Even when your phone is not constantly nagging you with notifications, its mere presence can result in what science calls a “brain drain”. This is a phenomenon in which the availability of our phones causes our minds to become preoccupied with it subconsciously. In effect, this leaves fewer resources available (such as memory) for the brain to use on other tasks.
When you unplug from the digital world, you save big on your energy costs. In turn, your energy footprint is also reduced. Cutting back on energy consumption is a great way to help ensure environmental sustainability.
According to the U.S. Environmental Protection Agency claims that “neglected” electronic items such as phone chargers are often culprits in wasteful energy consumption. If you use your phone constantly, you will also need to service it by keeping a charger nearby. This uses up loads of energy that can be better spent elsewhere.
By literally unplugging your unnecessary devices from the wall you can drop your energy consumption drastically. This is great, because it means that you will be less tempted to use them during the National Day of Unplugging, and you will help alleviate your “carbon footprint”.
Digital items that passively consume energy, such as phone chargers, are known as “energy vampires”. And according to one report by Cornell University, they add about $150-250 to your energy bill every year. That means that saving the detoxing from electronics can help save the environment while you save on your bill too—not a bad deal, huh?
How to Get Involved
If getting involved in the National Day of Unplugging sounds like the right move for you, we encourage you to check out any local events being hosted near you. If not, then consider taking the time to host an event. This doesn’t require any major effort on your part, simply invite friends and family out with you on, say, a hiking trip or a day at the beach.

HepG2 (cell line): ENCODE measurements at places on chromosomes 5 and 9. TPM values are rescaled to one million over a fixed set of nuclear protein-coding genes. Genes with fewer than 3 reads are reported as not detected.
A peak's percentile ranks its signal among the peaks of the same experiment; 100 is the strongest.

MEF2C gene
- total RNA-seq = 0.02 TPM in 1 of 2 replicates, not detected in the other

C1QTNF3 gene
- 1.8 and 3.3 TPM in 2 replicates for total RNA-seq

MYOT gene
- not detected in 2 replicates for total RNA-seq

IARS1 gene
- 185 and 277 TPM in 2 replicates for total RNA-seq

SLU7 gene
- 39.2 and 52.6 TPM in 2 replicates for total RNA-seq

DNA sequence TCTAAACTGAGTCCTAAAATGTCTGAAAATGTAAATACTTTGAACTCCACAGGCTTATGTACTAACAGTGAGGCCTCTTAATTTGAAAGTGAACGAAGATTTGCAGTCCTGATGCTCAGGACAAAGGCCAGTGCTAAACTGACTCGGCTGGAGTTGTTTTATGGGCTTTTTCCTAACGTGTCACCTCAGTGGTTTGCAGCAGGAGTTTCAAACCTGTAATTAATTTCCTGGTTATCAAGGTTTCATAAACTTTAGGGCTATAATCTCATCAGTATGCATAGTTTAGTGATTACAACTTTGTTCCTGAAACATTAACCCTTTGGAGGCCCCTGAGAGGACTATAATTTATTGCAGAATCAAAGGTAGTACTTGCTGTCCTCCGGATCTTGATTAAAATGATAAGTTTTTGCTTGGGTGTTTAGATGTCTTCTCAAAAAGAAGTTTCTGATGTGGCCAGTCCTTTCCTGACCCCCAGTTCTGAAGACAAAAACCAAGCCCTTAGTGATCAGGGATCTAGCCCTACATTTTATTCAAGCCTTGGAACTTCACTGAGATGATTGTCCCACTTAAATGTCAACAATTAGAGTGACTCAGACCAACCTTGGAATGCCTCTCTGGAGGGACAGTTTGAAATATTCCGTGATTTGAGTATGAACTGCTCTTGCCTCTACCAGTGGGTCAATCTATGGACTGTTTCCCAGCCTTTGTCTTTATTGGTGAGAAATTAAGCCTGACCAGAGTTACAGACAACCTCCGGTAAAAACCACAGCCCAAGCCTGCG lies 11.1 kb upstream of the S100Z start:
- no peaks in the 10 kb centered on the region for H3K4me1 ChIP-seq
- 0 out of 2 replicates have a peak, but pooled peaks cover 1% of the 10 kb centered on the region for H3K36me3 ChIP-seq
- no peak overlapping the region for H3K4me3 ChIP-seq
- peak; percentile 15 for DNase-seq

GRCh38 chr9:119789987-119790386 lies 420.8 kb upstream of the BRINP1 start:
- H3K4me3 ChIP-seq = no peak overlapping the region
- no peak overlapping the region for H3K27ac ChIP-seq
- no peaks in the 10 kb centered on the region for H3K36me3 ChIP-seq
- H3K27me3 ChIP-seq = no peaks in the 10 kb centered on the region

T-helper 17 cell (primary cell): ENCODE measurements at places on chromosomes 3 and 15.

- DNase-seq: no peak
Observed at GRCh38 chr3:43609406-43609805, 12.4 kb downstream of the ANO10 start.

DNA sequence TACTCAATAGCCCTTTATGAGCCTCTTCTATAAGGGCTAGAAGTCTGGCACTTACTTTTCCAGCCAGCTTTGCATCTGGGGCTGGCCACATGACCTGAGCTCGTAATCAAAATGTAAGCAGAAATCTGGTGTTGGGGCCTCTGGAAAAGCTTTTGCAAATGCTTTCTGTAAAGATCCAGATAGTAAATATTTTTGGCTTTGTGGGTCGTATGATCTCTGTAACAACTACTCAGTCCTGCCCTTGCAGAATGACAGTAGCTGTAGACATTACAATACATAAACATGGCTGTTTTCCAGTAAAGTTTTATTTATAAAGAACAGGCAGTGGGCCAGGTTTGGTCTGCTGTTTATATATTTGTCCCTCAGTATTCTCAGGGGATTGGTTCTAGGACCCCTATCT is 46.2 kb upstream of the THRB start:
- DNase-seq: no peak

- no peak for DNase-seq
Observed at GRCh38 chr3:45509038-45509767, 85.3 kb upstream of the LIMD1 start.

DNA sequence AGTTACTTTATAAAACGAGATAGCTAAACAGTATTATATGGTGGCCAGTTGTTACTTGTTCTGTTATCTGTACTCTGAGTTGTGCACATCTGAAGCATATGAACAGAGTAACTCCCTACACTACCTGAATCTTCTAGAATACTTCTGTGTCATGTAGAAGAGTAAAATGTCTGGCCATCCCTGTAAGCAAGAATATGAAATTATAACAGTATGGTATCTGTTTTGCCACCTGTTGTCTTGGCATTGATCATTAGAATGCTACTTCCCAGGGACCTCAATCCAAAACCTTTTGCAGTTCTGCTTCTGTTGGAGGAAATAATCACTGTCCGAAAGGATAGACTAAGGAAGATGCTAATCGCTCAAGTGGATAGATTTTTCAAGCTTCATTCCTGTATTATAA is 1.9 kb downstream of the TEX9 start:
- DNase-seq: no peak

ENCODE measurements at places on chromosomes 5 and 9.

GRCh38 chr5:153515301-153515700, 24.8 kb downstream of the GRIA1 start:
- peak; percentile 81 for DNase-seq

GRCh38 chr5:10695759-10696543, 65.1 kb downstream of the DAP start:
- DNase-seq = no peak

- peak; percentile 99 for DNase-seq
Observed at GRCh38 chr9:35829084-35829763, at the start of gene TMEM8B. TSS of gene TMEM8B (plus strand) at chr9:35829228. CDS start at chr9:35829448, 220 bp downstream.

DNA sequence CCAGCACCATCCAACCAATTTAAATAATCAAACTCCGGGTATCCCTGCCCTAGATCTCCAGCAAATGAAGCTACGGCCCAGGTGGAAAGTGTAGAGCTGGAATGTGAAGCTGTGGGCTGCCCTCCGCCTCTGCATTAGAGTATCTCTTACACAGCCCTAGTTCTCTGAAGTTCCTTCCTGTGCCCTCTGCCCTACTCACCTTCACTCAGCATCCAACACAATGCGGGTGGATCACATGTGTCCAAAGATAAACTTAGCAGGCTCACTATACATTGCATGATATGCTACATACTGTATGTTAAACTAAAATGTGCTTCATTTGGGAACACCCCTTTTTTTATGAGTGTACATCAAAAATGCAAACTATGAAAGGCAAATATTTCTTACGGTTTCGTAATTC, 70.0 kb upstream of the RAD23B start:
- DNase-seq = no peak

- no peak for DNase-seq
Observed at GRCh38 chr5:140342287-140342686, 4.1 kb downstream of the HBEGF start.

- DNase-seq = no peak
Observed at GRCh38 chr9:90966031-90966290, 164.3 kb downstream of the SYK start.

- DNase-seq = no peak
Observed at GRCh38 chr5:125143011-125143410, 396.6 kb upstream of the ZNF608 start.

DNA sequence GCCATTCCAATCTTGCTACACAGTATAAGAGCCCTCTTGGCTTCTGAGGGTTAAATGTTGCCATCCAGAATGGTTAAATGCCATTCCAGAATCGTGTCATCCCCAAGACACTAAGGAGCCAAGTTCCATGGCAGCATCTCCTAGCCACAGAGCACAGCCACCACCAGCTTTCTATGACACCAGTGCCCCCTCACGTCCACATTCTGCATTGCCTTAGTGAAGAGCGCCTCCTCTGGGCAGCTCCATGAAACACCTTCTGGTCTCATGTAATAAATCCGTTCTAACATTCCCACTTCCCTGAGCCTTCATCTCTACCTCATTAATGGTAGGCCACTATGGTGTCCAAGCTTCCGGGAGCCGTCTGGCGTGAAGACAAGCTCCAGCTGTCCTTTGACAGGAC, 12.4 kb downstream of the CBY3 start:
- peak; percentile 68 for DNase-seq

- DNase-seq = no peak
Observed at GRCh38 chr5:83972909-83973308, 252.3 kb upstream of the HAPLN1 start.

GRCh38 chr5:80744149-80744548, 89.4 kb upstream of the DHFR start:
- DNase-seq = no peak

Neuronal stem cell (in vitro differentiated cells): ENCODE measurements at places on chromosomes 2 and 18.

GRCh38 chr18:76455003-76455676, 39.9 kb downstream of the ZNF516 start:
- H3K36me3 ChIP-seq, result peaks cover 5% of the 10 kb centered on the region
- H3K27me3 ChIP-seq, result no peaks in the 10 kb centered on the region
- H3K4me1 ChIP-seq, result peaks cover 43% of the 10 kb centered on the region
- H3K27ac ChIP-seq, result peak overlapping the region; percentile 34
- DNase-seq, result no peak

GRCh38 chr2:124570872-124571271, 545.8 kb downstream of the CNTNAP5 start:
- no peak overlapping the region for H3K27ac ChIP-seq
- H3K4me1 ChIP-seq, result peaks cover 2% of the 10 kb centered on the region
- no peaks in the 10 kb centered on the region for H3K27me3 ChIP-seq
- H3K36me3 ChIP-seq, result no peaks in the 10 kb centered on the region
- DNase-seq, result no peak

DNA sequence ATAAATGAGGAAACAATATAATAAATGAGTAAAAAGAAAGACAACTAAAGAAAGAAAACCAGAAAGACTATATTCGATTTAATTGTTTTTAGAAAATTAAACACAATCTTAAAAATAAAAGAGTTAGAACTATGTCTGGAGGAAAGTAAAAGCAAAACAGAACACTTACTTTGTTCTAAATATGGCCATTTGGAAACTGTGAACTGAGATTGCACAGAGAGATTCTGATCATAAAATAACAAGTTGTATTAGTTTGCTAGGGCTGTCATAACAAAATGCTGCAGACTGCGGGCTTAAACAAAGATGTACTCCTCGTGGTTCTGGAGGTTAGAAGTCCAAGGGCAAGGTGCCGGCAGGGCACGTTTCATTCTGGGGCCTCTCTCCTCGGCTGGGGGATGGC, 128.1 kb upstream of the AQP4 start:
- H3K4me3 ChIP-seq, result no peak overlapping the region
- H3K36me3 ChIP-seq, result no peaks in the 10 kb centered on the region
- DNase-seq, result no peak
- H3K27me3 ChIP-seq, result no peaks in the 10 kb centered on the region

National Day of Unplugging Activity Ideas
There are countless possibilities when it comes to the National Day of Unplugging. Here is a quick list of some of our favorite “unplugged” activities to help pass the time.
- Visiting your local state park
- Reading a novel by the beach
- Going for a long-distance bike ride
- Visiting family and far-away relatives
- Writing letters to loved ones
- Doing garden/yard work
In the lead up to this year’s National Day of Unplugging, we suggest checking Facebook and other social networks for public events. After all, this day is about connecting with those around you, including those in your greater community. What better way to do this than to check out what events other people are hosting.
If you can’t find any National Day of Unplugging events being advertised online, we encourage making an event page yourself. This way, other people can be inspired to join you and take the pledge too. This is a great way to introduce your neighbors and community members to the benefits of unplugging.
Unplugging: In Conclusion
In this day and age, the act of unplugging is brave. It is socially isolating for some, and a major blow to productivity for many others. However, beyond this, there is an important silver lining. And that is that putting away our technology can make us healthier, happier, and more connected to ourselves, those we love, and the world around us.
We recommend taking the pledge this year. Sign up today at the official National Day of Unplugging website to commit to the cause. With such a long list of social, environmental, physical, and mental health benefits, what is there to lose?